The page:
Planting herbaceous plants for Butterflies and Bees

20150727_104604210_iOS.jpgOne of the joys of my job has to be when clients let me loose with the pencil, colouring pencils and Shoots excellent plant directory to redesign gardens, borders or indeed just add plants and colour to the garden. I love to choose plants that not only look good but also help to encourage more pollinators including bees and butterflies into the garden. But why try to encourage them to the garden in the first place? well apart from the pollinating aspect there’s also a beauty aspect of seeing these beautiful creatures flying around the garden adding colour, movement and sound to enhancing what you have already. These little creatures are already under pressure and us gardeners adding plants they love, will also help them survive, indeed a good garden will at times hold a wider range of insects than most other spaces. One thing to bare in mind when looking to add plants for pollinators into the garden is to provide a wide range of different plants with different size and shape of flowers, each different speices of insect have tongues of different lengths which then require plants with the nectar at different lengths. Also some plants can be more attractive to certain speices of butterflies, I have seen this happen with a couple of plants now, first one was with silver washed fritillaries, to see a couple in a day is a delight but on a group of Lysimachia clethroides, I counted 15! It’s happened every year since, not see them on any other plant within the garden. Saw a similar thing with Red Admirals and Eryngium agavifolium, they seem to prefer this to other plants in the area.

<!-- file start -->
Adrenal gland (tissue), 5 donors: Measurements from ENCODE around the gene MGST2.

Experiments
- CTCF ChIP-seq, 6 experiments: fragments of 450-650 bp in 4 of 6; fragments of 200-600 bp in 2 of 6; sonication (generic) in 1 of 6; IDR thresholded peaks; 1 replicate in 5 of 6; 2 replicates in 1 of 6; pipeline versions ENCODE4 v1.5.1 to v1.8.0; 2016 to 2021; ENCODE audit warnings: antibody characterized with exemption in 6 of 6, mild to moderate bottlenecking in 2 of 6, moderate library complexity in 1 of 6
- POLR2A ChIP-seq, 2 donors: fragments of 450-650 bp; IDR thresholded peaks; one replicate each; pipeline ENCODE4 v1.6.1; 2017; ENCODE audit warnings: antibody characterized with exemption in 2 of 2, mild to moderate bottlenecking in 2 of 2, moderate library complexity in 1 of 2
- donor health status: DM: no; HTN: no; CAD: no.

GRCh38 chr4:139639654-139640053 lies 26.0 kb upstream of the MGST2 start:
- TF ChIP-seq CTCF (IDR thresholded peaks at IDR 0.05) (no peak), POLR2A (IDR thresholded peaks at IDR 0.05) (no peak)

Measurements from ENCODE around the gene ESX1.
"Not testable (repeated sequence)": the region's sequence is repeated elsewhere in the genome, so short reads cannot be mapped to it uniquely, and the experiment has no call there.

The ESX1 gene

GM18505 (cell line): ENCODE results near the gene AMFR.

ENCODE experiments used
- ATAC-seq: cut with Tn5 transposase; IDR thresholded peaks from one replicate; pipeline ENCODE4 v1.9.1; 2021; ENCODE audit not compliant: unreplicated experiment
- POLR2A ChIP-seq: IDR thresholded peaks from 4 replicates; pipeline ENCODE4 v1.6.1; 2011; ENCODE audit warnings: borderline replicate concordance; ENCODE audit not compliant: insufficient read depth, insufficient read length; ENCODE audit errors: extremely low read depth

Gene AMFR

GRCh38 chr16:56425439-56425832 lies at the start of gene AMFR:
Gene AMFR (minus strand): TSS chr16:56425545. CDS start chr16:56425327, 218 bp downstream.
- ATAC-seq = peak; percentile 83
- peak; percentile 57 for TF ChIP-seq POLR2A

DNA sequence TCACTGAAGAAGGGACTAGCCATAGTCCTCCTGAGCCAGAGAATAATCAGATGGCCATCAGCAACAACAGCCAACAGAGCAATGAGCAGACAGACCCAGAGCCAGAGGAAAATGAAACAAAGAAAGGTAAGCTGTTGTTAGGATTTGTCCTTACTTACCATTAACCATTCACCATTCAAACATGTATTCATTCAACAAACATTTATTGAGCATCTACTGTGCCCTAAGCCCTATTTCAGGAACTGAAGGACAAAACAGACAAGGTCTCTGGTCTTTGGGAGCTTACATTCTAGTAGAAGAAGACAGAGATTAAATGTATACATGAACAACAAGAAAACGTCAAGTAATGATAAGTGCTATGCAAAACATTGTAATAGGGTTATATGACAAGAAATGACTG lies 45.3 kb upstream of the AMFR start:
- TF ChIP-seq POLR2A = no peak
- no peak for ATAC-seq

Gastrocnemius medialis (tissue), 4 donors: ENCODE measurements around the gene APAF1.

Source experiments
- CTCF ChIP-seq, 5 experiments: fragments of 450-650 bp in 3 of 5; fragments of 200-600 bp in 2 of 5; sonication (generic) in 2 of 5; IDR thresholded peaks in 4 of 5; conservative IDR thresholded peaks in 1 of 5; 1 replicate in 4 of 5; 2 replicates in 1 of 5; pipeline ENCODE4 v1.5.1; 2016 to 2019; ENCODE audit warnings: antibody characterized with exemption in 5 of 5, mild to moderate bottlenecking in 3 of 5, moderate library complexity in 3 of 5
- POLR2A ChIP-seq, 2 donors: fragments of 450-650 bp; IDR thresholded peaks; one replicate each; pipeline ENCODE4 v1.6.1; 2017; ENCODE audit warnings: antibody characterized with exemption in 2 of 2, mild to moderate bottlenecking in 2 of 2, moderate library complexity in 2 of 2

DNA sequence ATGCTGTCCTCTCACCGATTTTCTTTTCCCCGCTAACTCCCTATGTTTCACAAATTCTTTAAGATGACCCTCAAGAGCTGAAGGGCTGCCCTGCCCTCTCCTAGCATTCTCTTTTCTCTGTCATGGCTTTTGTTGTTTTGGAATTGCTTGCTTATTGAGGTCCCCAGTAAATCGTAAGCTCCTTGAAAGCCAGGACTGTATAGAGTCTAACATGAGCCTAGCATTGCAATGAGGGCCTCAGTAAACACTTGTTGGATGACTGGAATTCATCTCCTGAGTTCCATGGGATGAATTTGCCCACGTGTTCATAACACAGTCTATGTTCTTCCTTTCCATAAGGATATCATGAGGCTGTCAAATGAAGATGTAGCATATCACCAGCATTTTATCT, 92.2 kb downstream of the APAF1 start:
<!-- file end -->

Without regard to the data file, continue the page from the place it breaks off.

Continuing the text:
Some plants that I find attract a wide range of bees and butterflies and make a big impact to the borders include

IMG_1328Knautia macedonica, This lovely plant tends to flower from May-September with a little break in between. The dark red flowers are loved by bees and butterflies in their droves, a beautiful plant for the border, that may require a little staking at times. In a dry summer, may suffer with a little bit of mildew, treatment is easy, cut it hard and the new growth will be fine

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Nepeta ‘Amelia’ a rather lovely pink version that gets up to 40cm in height and flowers all summer long, with its flowers attracting all types of pollinating insects.

Nepeta x fassinii, a lovely hybrid catmint between N.racemosa and N.mussinii. It is a smaller plant measuring up to 30cm in height, a lovely blue colour that is at home on poor soils including shallow chalk soil.

20150901_121017319_iOSVerbena bonariensis. A great plant that can grow up to 1.5m in height with its purple flowers that almost gives a purple haze effect in the garden. It is a native of South America but will survive in temputures down to -10c. A cold winter may kill off the main plant but loads of seedling can appear in the spring. This plant is a favourite of the hummingbird hawk moth when it appears in the uk in late summer, prefect timing as the verbena is at its best